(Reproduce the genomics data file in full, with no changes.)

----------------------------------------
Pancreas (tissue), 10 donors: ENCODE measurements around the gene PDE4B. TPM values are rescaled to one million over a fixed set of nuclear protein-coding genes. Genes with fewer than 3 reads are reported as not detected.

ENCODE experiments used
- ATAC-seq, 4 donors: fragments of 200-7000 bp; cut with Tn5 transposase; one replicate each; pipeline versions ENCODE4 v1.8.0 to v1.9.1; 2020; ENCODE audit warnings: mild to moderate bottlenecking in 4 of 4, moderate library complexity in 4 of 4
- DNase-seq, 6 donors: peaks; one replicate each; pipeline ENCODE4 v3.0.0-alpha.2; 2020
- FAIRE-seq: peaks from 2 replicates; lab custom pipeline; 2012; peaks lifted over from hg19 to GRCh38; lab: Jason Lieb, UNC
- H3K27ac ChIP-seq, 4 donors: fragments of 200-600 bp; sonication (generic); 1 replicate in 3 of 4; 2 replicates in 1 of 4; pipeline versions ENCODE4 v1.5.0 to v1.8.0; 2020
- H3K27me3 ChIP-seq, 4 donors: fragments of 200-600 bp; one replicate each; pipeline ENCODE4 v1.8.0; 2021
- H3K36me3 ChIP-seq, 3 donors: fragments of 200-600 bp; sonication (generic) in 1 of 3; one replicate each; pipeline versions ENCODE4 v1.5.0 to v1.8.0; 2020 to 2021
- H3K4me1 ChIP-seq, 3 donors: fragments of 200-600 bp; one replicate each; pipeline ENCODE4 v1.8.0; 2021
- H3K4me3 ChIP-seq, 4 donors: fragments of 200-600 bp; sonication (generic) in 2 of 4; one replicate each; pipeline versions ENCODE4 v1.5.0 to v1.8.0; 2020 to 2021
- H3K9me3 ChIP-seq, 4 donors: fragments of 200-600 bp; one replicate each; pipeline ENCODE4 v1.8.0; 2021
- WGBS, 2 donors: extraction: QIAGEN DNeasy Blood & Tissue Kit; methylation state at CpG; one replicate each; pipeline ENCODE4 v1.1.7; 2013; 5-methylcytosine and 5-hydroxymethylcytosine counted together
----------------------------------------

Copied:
Pancreas (tissue), 10 donors: ENCODE measurements around the gene PDE4B. TPM values are rescaled to one million over a fixed set of nuclear protein-coding genes. Genes with fewer than 3 reads are reported as not detected.

ENCODE experiments used
- ATAC-seq, 4 donors: fragments of 200-7000 bp; cut with Tn5 transposase; one replicate each; pipeline versions ENCODE4 v1.8.0 to v1.9.1; 2020; ENCODE audit warnings: mild to moderate bottlenecking in 4 of 4, moderate library complexity in 4 of 4
- DNase-seq, 6 donors: peaks; one replicate each; pipeline ENCODE4 v3.0.0-alpha.2; 2020
- FAIRE-seq: peaks from 2 replicates; lab custom pipeline; 2012; peaks lifted over from hg19 to GRCh38; lab: Jason Lieb, UNC
- H3K27ac ChIP-seq, 4 donors: fragments of 200-600 bp; sonication (generic); 1 replicate in 3 of 4; 2 replicates in 1 of 4; pipeline versions ENCODE4 v1.5.0 to v1.8.0; 2020
- H3K27me3 ChIP-seq, 4 donors: fragments of 200-600 bp; one replicate each; pipeline ENCODE4 v1.8.0; 2021
- H3K36me3 ChIP-seq, 3 donors: fragments of 200-600 bp; sonication (generic) in 1 of 3; one replicate each; pipeline versions ENCODE4 v1.5.0 to v1.8.0; 2020 to 2021
- H3K4me1 ChIP-seq, 3 donors: fragments of 200-600 bp; one replicate each; pipeline ENCODE4 v1.8.0; 2021
- H3K4me3 ChIP-seq, 4 donors: fragments of 200-600 bp; sonication (generic) in 2 of 4; one replicate each; pipeline versions ENCODE4 v1.5.0 to v1.8.0; 2020 to 2021
- H3K9me3 ChIP-seq, 4 donors: fragments of 200-600 bp; one replicate each; pipeline ENCODE4 v1.8.0; 2021
- WGBS, 2 donors: extraction: QIAGEN DNeasy Blood & Tissue Kit; methylation state at CpG; one replicate each; pipeline ENCODE4 v1.1.7; 2013; 5-methylcytosine and 5-hydroxymethylcytosine counted together